Tuesday, November 13, 2012

Tutorial: CD-based Desert Oasis

 With the intent of creating a desert board for FOW, Heavy Gear, and Necromunda; I realized I needed more desert terrain. In another stunning moment of inspiration handling the best material available to scratchbuilders, it struck me - use CDs to make Oases! Here's how I did it.

Materials
- Old CDs
- Blue plastic or plastic painted blue (for pools)
- Gloss medium or "Water Effects"
- Sand
- Paint
- White glue or CA glue
- Static grass, long grass, & clump foliage
- Cheap plastic palm trees (look on Ebay or in cake decorations)
- Pennies

Tools
- Hot glue gun & glue sticks
- Sandpaper
- X-acto Knife

1. Using the sandpaper, rough up the playing surface of the CD. Don't use the labeled side (unless you first remove the label by scrapping with a knife). Remove any excess dust with a cloth (this helps ensure adhesion).


2. Cut out the rough shapes of the pools from the blue plastic with your X-acto knife. They don't have to be precise. Be sure to leave enough room around the edges to place some figures and penny-based trees (described later).

3. Heat up your glue gun and use it to attach the blue plastic "pools" over the center hole of the CD. When cooled, place a bead of glue around the perimeter of the pool (this builds up the "banks"). Don't worry about being precise.

Use the hot glue to build up small dunes and humps around the outer area (this helps the oasis look more natural when finished). Don't make too many or figures/trees won't be able to sit properly on the oasis.


4. When the hot glue has cooled, cover the entire CD - excluding the pool - with white glue or CA and pour a good helping of sand over that. Let it thoroughly dry for a few hours.

5. Once the glue is thoroughly dry, blow off any excess sand. Paint the sandy surface of the oasis with a heavy coating of paint in a "desert-like" color and before the paint dries, sprinkle another good helping of sand over it. Let thoroughly dry overnight.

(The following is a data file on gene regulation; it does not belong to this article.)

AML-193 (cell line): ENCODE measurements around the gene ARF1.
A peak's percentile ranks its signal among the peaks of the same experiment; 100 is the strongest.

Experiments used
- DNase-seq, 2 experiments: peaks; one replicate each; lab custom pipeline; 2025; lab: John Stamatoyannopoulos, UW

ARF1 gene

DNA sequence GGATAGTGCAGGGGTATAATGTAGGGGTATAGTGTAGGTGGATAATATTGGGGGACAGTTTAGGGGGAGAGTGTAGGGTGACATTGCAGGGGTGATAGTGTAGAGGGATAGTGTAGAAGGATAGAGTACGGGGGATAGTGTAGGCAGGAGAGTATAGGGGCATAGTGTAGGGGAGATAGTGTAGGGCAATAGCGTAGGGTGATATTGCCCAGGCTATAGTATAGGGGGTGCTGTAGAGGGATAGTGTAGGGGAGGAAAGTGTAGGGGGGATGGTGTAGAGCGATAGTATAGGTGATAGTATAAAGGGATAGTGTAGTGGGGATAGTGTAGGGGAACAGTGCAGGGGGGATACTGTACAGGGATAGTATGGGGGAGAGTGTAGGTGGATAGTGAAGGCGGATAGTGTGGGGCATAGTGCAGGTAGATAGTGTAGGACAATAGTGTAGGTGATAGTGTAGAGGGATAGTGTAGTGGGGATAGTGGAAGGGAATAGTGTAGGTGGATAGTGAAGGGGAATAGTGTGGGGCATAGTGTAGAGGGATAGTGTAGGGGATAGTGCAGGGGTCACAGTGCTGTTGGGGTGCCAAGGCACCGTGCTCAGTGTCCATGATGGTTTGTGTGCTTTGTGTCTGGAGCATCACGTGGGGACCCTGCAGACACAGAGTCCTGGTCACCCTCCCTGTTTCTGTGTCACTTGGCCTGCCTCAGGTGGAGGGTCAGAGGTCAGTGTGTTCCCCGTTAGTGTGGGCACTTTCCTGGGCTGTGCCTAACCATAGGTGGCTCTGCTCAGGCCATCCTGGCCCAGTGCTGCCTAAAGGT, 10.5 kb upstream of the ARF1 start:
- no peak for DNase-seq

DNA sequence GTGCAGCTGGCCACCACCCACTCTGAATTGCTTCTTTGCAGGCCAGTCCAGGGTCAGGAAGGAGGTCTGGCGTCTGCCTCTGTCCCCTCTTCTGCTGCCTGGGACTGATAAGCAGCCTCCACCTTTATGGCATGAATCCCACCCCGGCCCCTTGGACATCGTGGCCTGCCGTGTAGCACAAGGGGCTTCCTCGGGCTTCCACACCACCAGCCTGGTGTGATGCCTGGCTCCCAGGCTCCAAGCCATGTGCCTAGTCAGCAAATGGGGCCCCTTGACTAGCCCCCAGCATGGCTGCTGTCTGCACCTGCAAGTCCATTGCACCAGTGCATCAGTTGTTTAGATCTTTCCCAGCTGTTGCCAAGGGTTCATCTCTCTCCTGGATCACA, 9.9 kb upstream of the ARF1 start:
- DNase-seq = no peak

This is a good trick to learn for other terrain projects. As the paint cures, it will bind together and the sand will bind with it. This makes for a wonderfully durable playing surface without having to use a ton of CA glue or sealant.

6. The next day, blow off any excess sand. Glue static grass throughout the sandy portion of the oasis. For a natural look, cluster more foliage around the pool itself and get sparser towards the edges. Place some long grass tufts at the edge of the pool and glue a couple clump foliage bushes around the perimeter of the pool.


7. Here's the trickiest part of the process (and the one I managed to screw up, if you look closely).

Once all the foliage has dried, begin building up the pool itself with gloss medium. Pour the gloss medium in the center of the pool slowly. Using a wet brush, carefully spread the medium around and let dry away from direct light or heat. The gloss medium will spread out in a thin layer and create depth to your pool. You can do as many thin layers as you like, but even one layer can be effective.

Lots of specialty mini painting companies sell a product called "Water Effects". All this is Gloss Medium in a smaller package with a 200% markup in cost. Any good art store sells gloss medium in small, medium, and huge bottles. I have a (IIRC) 200ml bottle of Winsor & Newton Gloss Medium that cost me $8 and this project used about 1/20 of the total bottle. So gloss medium goes a long way for the money.

Be aware that gloss medium CAN be tinted with inks and washes....and this is where I messed up. Don't add too much ink to the medium. My first layer was heavily tinted with blue ink and the long grass tufts sucked it right up....so now my long grass has blue creeping up it!

Also, don't try to pour a deep, thick layer of gloss medium (my second mistake) or it won't cure correctly, forming large cracks in the middle that will need to be filled in. Take your time!


8. The oasis itself is done (unless you want to seal it). To make the individual tree stands, heat your hot glue gun. Cut the palm trees trunks at different lengths for a more natural look (trees don't all grow the same height!) and attach to pennies with hot glue. To cover the bases, dip each into the same paint you used for the oasis, up to where the hot glue ends, and then immediately dip into fine sand and set aside to dry.


1 comment:

Nick (Yetischool) said...

Good stuff as always. This takes me back quite a bit to the heady days of Terragenesis and 2nd ed 40k. Nicely done.